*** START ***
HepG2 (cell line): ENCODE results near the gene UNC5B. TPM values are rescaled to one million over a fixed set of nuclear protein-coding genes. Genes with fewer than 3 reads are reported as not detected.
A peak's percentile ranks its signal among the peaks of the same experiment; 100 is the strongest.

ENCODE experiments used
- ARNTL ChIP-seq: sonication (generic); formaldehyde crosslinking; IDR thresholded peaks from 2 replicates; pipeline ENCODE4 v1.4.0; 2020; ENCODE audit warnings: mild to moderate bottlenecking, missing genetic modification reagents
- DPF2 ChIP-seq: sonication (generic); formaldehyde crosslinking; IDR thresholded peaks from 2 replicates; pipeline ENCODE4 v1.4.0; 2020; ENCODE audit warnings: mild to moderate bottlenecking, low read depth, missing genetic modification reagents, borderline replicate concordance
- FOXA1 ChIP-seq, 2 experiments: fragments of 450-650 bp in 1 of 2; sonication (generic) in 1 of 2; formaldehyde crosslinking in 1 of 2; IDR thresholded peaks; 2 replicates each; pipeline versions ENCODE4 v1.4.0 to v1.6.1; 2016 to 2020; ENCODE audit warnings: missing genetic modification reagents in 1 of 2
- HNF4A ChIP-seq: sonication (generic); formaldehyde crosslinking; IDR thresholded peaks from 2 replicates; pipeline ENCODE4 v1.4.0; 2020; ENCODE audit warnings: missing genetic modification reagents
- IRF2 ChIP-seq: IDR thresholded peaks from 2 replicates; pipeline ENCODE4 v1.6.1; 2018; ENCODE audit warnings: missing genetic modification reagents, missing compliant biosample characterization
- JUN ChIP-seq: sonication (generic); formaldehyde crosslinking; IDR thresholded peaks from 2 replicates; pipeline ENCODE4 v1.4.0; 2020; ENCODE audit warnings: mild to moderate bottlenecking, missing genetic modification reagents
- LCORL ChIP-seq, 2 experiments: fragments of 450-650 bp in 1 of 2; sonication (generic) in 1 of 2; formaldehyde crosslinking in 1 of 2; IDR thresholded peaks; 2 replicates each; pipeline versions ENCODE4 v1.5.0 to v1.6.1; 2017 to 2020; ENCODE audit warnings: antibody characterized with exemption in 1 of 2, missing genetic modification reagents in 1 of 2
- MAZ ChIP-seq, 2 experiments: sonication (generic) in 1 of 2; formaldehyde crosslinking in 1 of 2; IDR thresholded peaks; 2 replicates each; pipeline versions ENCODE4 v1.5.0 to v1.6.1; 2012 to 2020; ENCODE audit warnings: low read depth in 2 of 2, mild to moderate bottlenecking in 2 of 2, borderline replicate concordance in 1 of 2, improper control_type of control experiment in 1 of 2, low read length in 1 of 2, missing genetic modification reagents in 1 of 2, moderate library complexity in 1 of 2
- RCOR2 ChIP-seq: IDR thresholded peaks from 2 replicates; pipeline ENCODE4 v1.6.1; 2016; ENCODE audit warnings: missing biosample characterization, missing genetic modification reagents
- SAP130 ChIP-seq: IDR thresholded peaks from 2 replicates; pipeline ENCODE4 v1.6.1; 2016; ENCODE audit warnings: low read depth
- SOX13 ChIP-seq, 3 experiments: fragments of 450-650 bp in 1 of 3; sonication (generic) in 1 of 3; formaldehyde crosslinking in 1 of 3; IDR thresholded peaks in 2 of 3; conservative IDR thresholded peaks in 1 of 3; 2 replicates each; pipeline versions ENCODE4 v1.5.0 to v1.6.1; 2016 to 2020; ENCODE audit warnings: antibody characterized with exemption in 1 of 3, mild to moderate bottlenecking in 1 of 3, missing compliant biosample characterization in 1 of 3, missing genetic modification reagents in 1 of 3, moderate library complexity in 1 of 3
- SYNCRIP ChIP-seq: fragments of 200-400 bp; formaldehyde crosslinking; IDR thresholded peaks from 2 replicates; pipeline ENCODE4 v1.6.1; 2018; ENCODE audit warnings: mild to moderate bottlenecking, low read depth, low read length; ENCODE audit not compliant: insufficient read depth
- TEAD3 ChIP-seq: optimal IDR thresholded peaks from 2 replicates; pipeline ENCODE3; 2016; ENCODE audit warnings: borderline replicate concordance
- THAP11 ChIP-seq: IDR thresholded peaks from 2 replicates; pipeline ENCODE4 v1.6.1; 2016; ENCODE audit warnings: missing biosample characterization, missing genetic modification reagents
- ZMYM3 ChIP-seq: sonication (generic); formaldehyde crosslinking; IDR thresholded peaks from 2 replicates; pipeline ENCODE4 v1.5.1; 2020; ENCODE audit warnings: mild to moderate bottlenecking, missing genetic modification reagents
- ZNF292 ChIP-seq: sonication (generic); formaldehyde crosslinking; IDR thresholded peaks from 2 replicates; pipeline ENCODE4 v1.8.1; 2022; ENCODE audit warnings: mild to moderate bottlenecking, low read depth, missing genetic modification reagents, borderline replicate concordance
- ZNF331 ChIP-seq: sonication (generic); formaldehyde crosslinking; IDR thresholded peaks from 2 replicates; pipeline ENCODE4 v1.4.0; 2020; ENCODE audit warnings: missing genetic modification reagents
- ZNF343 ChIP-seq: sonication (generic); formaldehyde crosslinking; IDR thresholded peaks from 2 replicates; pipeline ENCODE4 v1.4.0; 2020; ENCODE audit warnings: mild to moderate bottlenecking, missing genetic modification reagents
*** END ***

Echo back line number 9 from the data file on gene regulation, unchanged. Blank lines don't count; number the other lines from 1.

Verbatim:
- JUN ChIP-seq: sonication (generic); formaldehyde crosslinking; IDR thresholded peaks from 2 replicates; pipeline ENCODE4 v1.4.0; 2020; ENCODE audit warnings: mild to moderate bottlenecking, missing genetic modification reagents